Shareholders’ Agreement in Malaysia

Navigating the complexities of shareholders' agreements can be challenging, so we’re here to help you understand them better

What is shareholders' Agreement?

A shareholders’ agreement is a legally binding contract that defines the rights, obligations, and responsibilities of shareholders within a company. It plays a pivotal role in maintaining a harmonious business relationship.

 Not only does a shareholders’ agreement serve as a roadmap for your business journey, but it also addresses critical aspects. Examples include dispute resolution, ownership percentages, and exit strategies, ultimately safeguarding your business interests.

The confidentiality clauses within a shareholders’ agreement can protect your business’s sensitive information, trade secrets, and intellectual property from being disclosed or misused.

Shareholder Requirements in Malaysia

A private limited company must possess at least one shareholder and is restricted to a maximum of 50 shareholders.
The shareholders of the company may include individuals or corporate entities.

Rights of a Shareholder

According to Malaysian law, shareholders have the following rights:

  • Attend and actively engage in company meetings.
  • Receive dividends.
  • Cast votes in the election and appointment of directors.
  • Access company-related information.
  • Acquire newly issued company shares.
  • Sell existing shares.
  • Initiate legal action against directors for breaches of duty.
  • Nominate directors and submit shareholder resolutions.
  • Exercise voting rights during general meetings.

The Importance of having a Shareholders' Agreement

  • Conflict Resolution: Resolve disputes amicably without costly legal battles.
  • Ownership Structure: Define ownership percentages and capital contributions.
  • Fairness and Clarity: Ensures a fair distribution of shareholder roles and responsibilities.
  • Exit Strategies: Plan for unforeseen circumstances like a partner’s departure.
  • Protect Business Secrets: Safeguard confidential information and trade secrets.

When a company lacks a formal shareholders’ agreement and only relies on an oral agreement, the court is compelled to ascertain the accuracy of each party’s claims based on the evidence, facts, and circumstances presented during the proceedings.

Choosing the Right Firm and Shareholders' agreement Lawyers

Our consultations start with a detailed discussion of your business objectives and concerns to understand your unique needs. This is followed by expert guidance to ensure your agreement aligns with Malaysian business laws. Our experienced lawyers will assist you in creating, reviewing, and amending your shareholders’ agreements.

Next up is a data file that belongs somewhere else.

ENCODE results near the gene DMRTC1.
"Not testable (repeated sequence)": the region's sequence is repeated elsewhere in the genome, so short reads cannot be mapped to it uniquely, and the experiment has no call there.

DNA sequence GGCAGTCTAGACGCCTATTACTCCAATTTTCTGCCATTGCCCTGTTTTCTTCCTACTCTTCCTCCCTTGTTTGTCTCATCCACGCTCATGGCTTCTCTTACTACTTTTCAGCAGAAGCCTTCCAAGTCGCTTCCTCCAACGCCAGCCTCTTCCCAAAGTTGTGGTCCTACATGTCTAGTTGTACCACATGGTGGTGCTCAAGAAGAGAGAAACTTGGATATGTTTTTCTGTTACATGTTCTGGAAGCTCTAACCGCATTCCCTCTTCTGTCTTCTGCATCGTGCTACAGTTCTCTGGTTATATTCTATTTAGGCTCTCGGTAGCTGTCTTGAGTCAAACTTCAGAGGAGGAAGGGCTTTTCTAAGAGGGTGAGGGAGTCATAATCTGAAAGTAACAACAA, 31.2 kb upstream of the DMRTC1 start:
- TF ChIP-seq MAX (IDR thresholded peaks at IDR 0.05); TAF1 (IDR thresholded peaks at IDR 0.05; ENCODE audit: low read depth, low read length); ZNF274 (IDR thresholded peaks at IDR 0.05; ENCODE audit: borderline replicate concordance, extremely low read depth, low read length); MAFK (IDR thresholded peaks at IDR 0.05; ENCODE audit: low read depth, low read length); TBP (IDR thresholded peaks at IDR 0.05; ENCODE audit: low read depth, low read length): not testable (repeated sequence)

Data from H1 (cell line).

What legal advice do you offer throughout the process?

We provide ongoing legal advice and support to ensure your shareholders’ agreement aligns with your evolving business needs. Check out the differences between a shareholders’ agreement and a company constitution. Find out how we charge our legal fees here.

Does a Shareholders’ Agreement need to be updated?

Yes, a Shareholders’ Agreement can undergo updates to align with shifts in the company or shareholders’ circumstances. Normally, a Shareholders’ Agreement will contain a provision permitting amendments with the unanimous consent of all shareholders.

Regularly reviewing and revising the agreement is advisable to accurately reflect the company’s current and shareholders’ situations. Misunderstandings and disputes can also be prevented.

Certain scenarios highlight the importance of updating a shareholders’ agreement, including:

  • Changes in Ownership or Control: When alterations occur in the company’s ownership or control, such as adding or removing shareholders or share transfers, updating the agreement becomes necessary to accommodate these adjustments.

  • Shifts in Company Operations: Significant changes in the company’s operations, such as expanding into new markets or introducing new products or services, may require an update to ensure the agreement remains relevant and suitable.

  • Changes in Shareholders’ Circumstances: Should a shareholder’s circumstances change, such as marriage, divorce, or the addition of a child, revisiting the shareholder agreement is essential. This ensures fairness and reasonableness for all parties involved.

When do you need a Shareholders’ Agreement? 

Here are some common scenarios where such an agreement can be helpful:

  • Multiple Shareholders: When a company has multiple shareholders, a shareholders’ agreement can clarify their rights and responsibilities, creating a framework for decision-making and dispute resolution.

  • External Investors: In cases where external investors fund the company, a shareholders’ agreement safeguards their interests by outlining the use of investments and compensation terms.

  • Multiple Founders: When a company has more than one founder, such an agreement can establish ownership terms, define founder roles, and provide a mechanism for resolving potential disputes.

  • Family Business Succession: In family businesses passing down to the next generation, a shareholders’ agreement helps determine ownership and control transfer terms, ensuring the interests of all involved shareholders are protected.


​​When a new shareholder joins the company, does the Shareholders’ Agreement automatically bind the new shareholder, or must a new agreement be signed again?

A Shareholders’ Agreement functions as a contractual arrangement among existing shareholders, meaning the original Shareholders’ Agreement does not inherently obligate a newcomer to the company. 

Typically, the Shareholders’ Agreement will specify that a new shareholder seeking to join the company must execute a deed of adherence with both the company and the existing shareholders to become legally bound by the provisions outlined in the Shareholders’ Agreement.